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Title: Co-occurrence of aerobic ammonia oxidation, anaerobic ammonia oxidation and nitrite oxidation in oxic riverbeds and their relationships with net nitrification efficiency
Author: Ouyang, Liao
ISNI:       0000 0004 7962 4958
Awarding Body: Queen Mary, University of London
Current Institution: Queen Mary, University of London
Date of Award: 2019
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In short term, re-mineralized nitrogen as ammonia can either be conserved in an ecosystem through its complete oxidation to nitrate e.g. 'efficient nitrification' or lost via oxidation to N2 gas e.g., 'inefficient nitrification'. Here, 15N tracers and molecular analyses were used to characterize the 'nitrification efficiency' in relation to aerobic ammonia oxidation, anaerobic ammonia oxidation (anammox) and nitrite oxidation across a range of oxic riverbeds. Here 15NO2- from 15NH4+ was rapidly consumed by anammox/denitrification and/or nitrite oxidation and although the total rate of ammonia oxidation (i.e. 15NO3- + 15N2) was conserved, nitrification efficiency varied from 22.2% to 99.7%. Nitrification efficiency was highest where the contribution from anammox to N2 production (ra) was lowest, and maximal where anammox was absent, suggesting competition between nitrite oxidation and anammox for nitrite. Nitrification efficiency was also highest where the abundance of nxrB gene (Nitrospira + Nitrobacter) was greatest, along with the highest abundance of comammox Nitrospira amoA gene. These results reveal a gradient in riverbed nitrification efficiency that was related primarily to Nitrospira dominating the nitrite oxidizing bacteria (NOB). A preincubation of soluble reactive phosphorus (SRP) selectively increased the degree of nitrification efficiency in some riverbed sediments by stimulating nitrite oxidation. Furthermore, anammox was more important where the abundance of hzsB and amoA genes were greatest, indicating an interaction between aerobic and anaerobic ammonia oxidation. In these oxic riverbeds, aerobic ammonia oxidizing microorganisms (AOM) and anammox bacteria may aggregate together, AOM consumed oxygen at a rate of 22.28 nmol g-1 h-1 and competed with heterotrophic respiration for 8% of the total oxygen consumption, making oxygen limited in the aggregates and thus enabling anammox. Furthermore, the aerobic ammonia oxidation can provide nitrite to sustain the anammox bacteria.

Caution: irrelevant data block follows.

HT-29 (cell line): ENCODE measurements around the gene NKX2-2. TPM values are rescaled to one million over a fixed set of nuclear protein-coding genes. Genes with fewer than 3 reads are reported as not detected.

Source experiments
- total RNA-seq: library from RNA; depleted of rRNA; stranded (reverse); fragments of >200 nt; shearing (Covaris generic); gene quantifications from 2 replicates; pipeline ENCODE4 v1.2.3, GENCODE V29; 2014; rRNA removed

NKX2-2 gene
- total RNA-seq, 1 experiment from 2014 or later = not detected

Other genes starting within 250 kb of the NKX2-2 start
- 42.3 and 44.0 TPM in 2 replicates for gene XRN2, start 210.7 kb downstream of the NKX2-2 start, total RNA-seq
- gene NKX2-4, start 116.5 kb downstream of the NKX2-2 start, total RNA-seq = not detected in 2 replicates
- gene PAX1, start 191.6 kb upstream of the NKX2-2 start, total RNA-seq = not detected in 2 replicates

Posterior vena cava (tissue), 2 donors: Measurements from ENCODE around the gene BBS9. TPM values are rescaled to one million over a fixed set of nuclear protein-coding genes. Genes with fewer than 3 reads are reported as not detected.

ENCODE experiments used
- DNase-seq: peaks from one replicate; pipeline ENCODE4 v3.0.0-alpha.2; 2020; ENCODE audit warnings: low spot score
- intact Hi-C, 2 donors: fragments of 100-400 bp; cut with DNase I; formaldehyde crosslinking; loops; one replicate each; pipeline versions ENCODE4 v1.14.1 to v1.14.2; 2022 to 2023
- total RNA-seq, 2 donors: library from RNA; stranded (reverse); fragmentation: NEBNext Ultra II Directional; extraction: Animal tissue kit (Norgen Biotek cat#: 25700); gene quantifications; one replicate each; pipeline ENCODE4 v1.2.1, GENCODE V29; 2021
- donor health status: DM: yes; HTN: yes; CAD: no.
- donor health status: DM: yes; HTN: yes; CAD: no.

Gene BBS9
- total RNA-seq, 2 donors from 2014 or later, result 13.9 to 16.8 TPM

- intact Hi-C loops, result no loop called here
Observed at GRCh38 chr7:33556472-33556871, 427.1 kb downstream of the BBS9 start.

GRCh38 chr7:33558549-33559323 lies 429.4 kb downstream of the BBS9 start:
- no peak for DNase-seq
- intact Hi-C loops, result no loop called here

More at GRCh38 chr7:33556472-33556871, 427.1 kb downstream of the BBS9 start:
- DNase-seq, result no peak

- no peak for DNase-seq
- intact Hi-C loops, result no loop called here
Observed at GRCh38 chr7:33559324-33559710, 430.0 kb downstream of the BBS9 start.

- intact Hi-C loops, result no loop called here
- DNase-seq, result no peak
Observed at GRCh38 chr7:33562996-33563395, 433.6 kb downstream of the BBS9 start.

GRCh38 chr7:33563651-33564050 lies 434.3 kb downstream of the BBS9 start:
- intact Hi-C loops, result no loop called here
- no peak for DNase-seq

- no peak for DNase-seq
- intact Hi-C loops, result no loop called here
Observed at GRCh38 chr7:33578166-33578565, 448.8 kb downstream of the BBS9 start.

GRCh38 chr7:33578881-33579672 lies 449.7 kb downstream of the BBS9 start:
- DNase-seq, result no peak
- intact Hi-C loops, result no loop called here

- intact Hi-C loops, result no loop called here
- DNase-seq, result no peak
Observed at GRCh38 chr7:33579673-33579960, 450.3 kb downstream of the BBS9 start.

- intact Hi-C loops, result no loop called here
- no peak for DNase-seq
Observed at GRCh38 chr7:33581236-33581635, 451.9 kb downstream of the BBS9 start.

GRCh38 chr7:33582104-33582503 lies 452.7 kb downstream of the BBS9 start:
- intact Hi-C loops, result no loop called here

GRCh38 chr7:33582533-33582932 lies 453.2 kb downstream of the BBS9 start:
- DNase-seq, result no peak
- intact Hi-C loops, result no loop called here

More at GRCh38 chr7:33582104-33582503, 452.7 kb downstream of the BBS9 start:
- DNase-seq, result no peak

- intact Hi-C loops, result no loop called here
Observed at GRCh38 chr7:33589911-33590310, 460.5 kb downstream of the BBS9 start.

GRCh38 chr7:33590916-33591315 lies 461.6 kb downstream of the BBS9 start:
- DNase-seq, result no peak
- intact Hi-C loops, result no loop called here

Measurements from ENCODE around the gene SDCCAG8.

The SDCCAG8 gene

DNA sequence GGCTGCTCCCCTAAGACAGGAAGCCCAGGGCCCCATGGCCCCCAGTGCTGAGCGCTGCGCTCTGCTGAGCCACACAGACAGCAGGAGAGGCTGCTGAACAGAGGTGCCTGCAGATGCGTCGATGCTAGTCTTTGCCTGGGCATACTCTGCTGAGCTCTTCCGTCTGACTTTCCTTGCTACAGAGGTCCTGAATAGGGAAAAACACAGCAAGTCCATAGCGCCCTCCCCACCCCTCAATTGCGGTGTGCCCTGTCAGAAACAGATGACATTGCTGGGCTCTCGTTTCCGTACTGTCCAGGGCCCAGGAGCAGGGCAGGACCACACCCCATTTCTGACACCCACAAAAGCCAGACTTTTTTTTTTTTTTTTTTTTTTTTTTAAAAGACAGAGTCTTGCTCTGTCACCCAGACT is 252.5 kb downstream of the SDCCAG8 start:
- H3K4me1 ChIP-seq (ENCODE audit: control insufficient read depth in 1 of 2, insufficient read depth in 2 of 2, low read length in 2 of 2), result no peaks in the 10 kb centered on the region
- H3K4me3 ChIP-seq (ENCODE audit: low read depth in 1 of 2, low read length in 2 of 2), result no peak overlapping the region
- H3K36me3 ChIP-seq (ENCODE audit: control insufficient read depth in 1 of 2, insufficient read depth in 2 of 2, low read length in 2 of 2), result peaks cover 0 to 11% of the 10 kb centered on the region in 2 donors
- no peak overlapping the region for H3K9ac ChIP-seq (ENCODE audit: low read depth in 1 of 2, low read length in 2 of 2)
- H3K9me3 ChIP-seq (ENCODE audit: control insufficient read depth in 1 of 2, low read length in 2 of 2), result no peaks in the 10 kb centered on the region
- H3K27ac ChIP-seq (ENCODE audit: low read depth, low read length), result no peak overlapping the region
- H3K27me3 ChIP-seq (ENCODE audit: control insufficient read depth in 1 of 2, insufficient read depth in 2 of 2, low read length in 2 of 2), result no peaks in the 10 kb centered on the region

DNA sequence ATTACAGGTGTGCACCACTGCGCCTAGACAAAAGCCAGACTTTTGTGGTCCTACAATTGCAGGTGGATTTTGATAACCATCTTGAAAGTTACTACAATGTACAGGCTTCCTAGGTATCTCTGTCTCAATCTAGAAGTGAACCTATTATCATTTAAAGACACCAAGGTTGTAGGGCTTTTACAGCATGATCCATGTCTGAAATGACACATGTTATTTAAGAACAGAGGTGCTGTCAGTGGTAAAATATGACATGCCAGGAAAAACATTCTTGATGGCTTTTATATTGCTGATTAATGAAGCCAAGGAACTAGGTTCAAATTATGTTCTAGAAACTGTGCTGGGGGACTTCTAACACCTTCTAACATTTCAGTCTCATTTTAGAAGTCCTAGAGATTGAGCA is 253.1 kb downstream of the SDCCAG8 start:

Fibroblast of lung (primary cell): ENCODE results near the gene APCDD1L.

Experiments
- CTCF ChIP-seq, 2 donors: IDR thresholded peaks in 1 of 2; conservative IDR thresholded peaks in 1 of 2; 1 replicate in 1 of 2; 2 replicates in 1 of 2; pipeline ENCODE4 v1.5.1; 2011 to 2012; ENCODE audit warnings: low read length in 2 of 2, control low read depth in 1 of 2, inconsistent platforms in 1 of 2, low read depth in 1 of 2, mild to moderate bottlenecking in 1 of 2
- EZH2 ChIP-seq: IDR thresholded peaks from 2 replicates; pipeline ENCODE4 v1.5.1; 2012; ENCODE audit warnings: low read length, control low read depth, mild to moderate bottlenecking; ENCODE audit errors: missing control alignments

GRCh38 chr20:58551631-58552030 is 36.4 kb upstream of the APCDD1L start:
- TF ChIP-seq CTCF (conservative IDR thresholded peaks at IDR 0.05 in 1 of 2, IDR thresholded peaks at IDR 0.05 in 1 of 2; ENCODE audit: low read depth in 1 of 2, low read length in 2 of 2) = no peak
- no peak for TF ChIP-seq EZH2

Supervisor: Not available Sponsor: Not available
Qualification Name: Thesis (Ph.D.) Qualification Level: Doctoral
EThOS ID:  DOI: Not available
Keywords: efficient nitrification ; oxic riverbeds ; Ecosystems